Soap operas didn't earn the slogan "love in the afternoon" for nothing. Scandalous sex scenes are as much a part of the genre as comas, returns from the dead, and corporate takeovers. But have The Bold and the Beautiful, The Young and the Restless, Days of our Lives, and General Hospital gone too far with their steamy sexcapades, or is it time for the soaps to amp up the raciness? Soap Central pulls the pants down on daytime bedroom behavior.
Sex sells. Just look at E.L. James's book trilogy, Fifty Shades of Grey, which recorded its 100 millionth sale early last year and is the basis for Universal's upcoming film series of the same name. Though the novels are riddled with controversial racy material (including kinky BDSM), they're some of the most popular and best-selling books of all time. But does that prove that America is hungry for mainstream erotic entertainment? And is there a place for such titillation in soap operas?
As B&B, Y&R, DAYS, and GH fans know, the current daytime serials are no strangers to provocative stories that have pushed the envelope. B&B featured an audible orgasm from Brooke (Katherine Kelly Lang) after she got hot and heavy with Deacon (Sean Kanan), as well as a risqué scene in which the same character and her daughter's boyfriend, Oliver (Zach Conroy), had silent mistaken-identity sex at a party -- while wearing masks. DAYS' Sami (Alison Sweeney) and E.J. (James Scott) had super-shocking love/hate grief sex following the supposed death of their son that included hair pulling, slaps, and tears of disgust. GH's Dante (Dominic Zamprogna) and Lulu (then played by Julie Marie Berman) had an intense and long-lasting romp that had Lulu topless by the time their mattress mambo began. And Y&R featured a shower sex scene between Nick (Joshua Morrow) and Phyllis (then played by Michelle Stafford) that was so graphic, it was on the other side of the "adults only" filter on YouTube.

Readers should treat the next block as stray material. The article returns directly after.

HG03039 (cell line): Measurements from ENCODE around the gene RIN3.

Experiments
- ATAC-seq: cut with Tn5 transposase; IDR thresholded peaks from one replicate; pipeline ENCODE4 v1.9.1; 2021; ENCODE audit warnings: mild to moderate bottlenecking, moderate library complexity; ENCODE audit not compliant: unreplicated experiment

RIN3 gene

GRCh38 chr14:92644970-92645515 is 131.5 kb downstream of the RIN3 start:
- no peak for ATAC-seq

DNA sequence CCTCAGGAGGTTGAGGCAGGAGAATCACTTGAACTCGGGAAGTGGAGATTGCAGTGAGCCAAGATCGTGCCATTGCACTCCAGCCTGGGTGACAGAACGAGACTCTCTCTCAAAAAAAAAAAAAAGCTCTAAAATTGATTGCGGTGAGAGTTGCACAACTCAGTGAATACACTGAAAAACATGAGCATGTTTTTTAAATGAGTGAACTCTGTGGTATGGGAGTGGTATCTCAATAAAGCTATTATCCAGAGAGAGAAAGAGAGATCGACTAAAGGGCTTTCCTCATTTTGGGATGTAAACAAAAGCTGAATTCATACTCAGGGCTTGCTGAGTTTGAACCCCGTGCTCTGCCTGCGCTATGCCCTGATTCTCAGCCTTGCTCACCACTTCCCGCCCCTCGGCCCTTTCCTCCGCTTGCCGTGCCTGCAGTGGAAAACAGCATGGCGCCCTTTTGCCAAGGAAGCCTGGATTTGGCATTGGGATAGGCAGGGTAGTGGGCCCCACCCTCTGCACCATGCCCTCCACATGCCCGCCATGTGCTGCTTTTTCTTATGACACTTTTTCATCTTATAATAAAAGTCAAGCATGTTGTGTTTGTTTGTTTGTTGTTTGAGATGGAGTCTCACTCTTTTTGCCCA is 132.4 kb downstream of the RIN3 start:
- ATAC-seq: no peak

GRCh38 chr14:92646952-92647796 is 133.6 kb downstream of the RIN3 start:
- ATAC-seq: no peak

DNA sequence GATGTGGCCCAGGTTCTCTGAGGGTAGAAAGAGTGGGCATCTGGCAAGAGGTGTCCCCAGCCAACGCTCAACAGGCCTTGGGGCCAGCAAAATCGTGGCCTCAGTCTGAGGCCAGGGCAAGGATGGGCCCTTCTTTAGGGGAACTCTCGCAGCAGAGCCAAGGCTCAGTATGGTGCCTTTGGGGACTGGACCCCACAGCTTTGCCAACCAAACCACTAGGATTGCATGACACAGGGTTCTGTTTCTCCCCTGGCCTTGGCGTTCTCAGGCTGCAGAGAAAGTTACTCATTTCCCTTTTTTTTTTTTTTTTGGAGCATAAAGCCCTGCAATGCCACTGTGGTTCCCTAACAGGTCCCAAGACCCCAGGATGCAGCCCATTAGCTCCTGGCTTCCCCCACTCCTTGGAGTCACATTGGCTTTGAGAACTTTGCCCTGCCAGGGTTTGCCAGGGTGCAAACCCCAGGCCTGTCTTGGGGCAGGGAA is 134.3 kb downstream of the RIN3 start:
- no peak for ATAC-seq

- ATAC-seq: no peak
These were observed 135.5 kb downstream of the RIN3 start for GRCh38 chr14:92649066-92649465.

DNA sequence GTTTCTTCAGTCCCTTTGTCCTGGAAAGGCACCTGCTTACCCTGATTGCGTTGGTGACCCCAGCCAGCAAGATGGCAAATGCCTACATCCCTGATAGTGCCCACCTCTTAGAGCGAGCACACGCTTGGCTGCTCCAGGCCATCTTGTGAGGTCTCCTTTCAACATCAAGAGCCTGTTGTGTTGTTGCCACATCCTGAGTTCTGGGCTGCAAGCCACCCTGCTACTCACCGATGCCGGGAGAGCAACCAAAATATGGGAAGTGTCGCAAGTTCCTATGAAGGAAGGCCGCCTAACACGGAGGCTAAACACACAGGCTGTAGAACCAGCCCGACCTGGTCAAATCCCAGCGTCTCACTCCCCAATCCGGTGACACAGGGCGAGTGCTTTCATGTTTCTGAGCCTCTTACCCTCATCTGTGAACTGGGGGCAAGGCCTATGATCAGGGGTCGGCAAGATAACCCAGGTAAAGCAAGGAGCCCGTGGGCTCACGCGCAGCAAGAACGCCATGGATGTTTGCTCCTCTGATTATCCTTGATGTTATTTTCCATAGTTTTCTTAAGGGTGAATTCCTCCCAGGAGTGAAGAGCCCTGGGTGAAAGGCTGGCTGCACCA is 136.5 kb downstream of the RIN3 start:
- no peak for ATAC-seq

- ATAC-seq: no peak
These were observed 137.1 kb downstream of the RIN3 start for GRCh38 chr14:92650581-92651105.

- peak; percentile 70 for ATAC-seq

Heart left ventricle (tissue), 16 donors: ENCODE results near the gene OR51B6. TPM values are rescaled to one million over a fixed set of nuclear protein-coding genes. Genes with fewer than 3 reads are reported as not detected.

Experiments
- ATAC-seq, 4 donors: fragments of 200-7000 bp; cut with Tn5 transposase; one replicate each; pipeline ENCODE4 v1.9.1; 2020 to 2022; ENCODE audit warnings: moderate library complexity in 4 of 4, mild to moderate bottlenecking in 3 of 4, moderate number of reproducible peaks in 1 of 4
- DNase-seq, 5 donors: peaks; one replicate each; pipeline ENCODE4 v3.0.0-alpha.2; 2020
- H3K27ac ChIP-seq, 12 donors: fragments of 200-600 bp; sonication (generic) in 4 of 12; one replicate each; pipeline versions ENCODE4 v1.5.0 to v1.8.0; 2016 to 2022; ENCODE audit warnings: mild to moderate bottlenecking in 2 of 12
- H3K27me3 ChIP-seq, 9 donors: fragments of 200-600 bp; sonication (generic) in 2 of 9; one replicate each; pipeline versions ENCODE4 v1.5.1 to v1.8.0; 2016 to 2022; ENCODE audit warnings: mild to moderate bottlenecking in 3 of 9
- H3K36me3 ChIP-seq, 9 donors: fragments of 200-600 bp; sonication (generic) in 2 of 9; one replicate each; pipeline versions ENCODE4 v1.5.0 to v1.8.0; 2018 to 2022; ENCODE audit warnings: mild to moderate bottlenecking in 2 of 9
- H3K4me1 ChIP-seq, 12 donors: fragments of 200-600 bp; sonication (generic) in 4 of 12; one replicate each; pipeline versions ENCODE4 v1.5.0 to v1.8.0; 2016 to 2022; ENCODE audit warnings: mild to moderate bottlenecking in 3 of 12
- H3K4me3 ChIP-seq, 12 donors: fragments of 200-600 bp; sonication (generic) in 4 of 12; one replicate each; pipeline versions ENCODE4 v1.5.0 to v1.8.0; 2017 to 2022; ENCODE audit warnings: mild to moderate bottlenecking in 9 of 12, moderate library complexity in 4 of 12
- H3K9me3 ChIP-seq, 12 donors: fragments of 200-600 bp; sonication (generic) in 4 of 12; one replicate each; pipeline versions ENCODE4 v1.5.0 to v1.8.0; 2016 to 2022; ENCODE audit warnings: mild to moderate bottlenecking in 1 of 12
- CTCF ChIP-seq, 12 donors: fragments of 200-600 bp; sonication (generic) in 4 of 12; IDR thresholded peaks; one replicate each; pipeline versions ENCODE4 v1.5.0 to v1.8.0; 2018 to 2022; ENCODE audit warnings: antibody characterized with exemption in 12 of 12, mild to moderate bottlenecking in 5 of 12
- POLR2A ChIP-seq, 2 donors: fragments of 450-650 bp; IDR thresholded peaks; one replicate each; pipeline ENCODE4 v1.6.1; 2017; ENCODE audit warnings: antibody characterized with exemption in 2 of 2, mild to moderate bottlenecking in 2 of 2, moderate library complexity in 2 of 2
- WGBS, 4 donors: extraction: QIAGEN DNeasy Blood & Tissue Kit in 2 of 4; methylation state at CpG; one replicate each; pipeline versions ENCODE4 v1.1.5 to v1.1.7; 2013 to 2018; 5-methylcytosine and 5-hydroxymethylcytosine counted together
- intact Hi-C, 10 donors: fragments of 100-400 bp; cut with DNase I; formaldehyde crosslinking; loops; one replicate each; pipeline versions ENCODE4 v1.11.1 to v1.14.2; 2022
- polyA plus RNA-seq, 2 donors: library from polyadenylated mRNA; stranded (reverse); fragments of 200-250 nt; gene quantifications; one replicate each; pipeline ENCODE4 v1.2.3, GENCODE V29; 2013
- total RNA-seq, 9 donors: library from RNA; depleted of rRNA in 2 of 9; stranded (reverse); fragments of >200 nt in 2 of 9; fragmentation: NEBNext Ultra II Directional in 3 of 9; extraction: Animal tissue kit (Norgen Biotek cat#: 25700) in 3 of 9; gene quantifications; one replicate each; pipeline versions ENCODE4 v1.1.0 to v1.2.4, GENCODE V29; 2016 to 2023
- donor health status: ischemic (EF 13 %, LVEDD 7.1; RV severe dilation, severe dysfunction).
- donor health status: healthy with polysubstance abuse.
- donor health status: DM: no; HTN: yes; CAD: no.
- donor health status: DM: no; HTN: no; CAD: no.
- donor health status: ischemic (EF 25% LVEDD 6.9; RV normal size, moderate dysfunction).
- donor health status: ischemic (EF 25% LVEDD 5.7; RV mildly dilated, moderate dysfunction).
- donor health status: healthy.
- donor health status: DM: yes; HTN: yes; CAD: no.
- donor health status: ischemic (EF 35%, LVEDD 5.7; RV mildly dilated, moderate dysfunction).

The aforementioned scenes definitely got people talking, but are they for better or for worse? Sex might sell, but there is such a thing as going too far. For example, it was announced that Fifty Shades of Grey film director Sam Taylor-Johnson has chosen not to include one of the book's most talked-about scenes in the upcoming film -- the one in which Christian removes Ana's tampon so the couple can get it on. She explained that the decision was based on the sense that though explicit naughtiness is what prompted the books to explode, "there was too much sex" in the story, and she wanted to "balance the narrative correctly" for the film, which hits theaters on Thursday, February 12.
The remaining four daytime dramas also have to work hard to find balance between story and sex. On the one hand, seductive scenes showcase a natural human act and bring some viewers a fantasy element that they don't experience in their own lives. But on the other hand, many viewers feel that sex should stay behind closed doors rather than being blatantly blasted on their television screens. The latter was clearly shown back in 2004 after As the World Turns and Guiding Light aired bare bottoms of two male stars. The choice reportedly caused so much controversy, GL execs Comments section below, on our message boards, or by submitting Feedback.